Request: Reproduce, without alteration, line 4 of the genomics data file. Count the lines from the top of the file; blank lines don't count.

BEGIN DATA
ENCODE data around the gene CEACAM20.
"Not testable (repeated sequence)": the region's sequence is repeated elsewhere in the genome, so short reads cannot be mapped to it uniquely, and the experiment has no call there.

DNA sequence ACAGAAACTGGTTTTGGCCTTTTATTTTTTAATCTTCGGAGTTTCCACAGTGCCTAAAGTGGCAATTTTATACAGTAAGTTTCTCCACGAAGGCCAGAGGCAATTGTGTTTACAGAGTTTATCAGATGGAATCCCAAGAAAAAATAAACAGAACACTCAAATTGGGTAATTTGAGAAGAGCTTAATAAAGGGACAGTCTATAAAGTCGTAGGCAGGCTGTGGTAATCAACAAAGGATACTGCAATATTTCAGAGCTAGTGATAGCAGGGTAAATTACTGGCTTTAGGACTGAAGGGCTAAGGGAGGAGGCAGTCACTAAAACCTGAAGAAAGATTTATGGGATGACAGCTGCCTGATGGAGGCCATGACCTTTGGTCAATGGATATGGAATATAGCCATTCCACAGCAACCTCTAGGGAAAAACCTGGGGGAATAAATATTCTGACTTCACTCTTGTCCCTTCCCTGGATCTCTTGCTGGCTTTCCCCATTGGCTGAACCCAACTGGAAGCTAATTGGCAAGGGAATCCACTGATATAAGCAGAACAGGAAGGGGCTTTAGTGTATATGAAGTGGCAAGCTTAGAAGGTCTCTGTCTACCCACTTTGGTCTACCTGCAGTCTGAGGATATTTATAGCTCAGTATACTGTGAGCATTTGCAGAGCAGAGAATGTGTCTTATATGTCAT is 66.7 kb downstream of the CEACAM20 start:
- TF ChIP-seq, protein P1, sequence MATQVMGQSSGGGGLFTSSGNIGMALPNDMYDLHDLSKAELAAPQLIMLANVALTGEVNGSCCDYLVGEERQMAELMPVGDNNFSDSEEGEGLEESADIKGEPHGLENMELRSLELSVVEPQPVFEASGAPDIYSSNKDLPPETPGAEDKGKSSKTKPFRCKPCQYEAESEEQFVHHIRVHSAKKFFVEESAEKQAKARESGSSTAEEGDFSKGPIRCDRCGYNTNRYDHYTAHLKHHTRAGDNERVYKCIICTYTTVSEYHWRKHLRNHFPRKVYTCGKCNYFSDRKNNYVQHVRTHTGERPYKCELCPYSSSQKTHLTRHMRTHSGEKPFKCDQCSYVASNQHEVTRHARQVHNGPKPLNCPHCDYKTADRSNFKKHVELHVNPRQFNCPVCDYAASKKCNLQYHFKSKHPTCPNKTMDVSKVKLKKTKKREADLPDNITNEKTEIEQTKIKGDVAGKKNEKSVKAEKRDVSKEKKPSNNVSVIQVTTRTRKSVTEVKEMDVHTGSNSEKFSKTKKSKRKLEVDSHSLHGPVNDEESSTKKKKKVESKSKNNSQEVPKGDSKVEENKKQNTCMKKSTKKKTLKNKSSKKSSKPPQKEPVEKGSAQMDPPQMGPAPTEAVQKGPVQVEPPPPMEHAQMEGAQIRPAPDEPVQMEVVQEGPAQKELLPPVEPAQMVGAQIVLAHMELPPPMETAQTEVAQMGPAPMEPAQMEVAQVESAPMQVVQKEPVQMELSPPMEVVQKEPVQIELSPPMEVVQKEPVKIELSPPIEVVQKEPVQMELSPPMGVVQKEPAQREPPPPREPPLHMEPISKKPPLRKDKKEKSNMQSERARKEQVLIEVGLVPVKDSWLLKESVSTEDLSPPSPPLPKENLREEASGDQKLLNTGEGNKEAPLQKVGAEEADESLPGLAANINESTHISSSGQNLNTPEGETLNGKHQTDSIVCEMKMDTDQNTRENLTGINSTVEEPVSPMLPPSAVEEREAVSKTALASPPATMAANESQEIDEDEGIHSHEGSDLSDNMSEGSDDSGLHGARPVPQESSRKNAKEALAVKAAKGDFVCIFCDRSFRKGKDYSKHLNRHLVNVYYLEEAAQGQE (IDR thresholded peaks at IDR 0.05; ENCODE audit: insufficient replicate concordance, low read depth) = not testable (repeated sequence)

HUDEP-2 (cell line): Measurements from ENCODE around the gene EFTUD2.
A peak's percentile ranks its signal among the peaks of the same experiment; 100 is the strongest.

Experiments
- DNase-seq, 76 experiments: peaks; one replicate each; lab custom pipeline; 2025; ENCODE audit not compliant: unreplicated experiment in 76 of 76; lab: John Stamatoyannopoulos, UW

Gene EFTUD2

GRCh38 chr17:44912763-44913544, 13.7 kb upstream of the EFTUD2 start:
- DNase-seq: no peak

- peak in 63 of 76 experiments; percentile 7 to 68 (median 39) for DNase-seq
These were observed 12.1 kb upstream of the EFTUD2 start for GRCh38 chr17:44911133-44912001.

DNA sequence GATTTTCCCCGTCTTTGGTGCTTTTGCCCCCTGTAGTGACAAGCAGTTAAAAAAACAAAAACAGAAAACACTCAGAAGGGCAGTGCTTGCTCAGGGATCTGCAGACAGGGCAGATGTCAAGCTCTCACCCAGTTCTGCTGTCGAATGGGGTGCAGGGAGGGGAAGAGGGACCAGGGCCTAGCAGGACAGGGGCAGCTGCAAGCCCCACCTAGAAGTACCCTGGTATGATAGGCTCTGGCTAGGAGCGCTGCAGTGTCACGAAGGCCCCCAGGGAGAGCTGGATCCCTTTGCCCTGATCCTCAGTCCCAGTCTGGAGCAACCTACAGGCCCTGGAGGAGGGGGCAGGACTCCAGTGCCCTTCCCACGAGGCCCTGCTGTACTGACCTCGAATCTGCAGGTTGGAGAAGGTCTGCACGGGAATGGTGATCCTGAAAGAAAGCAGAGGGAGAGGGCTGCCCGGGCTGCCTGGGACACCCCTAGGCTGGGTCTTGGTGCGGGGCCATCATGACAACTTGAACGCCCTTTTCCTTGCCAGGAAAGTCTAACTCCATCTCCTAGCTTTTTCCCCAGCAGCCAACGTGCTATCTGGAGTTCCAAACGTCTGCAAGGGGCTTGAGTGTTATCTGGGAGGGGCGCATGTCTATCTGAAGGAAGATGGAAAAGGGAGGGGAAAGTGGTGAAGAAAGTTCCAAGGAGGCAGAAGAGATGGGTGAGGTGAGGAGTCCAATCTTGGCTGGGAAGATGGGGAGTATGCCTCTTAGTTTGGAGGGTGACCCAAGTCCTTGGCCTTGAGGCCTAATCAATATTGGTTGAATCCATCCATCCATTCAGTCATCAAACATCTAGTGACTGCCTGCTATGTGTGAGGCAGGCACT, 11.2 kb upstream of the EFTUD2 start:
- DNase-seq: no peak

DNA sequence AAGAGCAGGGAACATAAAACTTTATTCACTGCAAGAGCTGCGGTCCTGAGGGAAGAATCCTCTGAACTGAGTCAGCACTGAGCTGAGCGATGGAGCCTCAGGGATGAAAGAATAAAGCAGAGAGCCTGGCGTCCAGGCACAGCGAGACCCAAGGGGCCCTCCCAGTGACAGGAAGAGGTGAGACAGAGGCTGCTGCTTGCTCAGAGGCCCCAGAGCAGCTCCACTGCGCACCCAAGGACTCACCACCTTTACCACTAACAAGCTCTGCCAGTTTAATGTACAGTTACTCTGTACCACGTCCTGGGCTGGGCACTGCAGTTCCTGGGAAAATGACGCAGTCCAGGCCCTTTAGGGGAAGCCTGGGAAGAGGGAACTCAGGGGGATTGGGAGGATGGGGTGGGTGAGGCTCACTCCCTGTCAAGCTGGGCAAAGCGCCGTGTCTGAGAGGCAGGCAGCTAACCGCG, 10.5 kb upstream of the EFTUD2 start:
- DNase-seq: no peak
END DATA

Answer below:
- TF ChIP-seq, protein P1, sequence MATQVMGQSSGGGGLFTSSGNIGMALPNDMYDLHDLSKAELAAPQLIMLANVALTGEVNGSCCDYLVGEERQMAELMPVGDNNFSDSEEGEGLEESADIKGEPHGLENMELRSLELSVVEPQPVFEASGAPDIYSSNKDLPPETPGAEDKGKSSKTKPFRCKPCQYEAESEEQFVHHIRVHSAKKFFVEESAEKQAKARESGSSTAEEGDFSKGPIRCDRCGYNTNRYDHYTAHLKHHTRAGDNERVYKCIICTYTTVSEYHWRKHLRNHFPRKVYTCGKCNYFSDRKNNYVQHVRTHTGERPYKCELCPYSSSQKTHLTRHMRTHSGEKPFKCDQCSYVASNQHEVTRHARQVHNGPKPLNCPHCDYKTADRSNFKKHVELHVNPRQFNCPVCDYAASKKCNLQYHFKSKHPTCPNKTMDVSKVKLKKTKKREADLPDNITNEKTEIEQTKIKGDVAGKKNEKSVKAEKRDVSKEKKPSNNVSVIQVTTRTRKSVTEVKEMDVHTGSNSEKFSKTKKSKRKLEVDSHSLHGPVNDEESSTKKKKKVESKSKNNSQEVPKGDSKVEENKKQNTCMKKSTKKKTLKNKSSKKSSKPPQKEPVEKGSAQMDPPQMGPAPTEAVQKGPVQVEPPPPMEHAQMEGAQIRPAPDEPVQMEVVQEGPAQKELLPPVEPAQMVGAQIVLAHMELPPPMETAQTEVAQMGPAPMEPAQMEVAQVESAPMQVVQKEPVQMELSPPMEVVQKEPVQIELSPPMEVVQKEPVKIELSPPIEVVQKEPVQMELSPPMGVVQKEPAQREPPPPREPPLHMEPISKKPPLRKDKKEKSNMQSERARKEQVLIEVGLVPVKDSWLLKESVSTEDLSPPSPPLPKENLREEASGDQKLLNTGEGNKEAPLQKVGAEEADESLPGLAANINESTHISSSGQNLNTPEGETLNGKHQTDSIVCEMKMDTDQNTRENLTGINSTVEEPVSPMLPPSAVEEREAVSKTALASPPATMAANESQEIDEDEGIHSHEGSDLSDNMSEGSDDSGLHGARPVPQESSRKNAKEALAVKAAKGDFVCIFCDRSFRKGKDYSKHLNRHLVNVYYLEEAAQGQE (IDR thresholded peaks at IDR 0.05; ENCODE audit: insufficient replicate concordance, low read depth) = not testable (repeated sequence)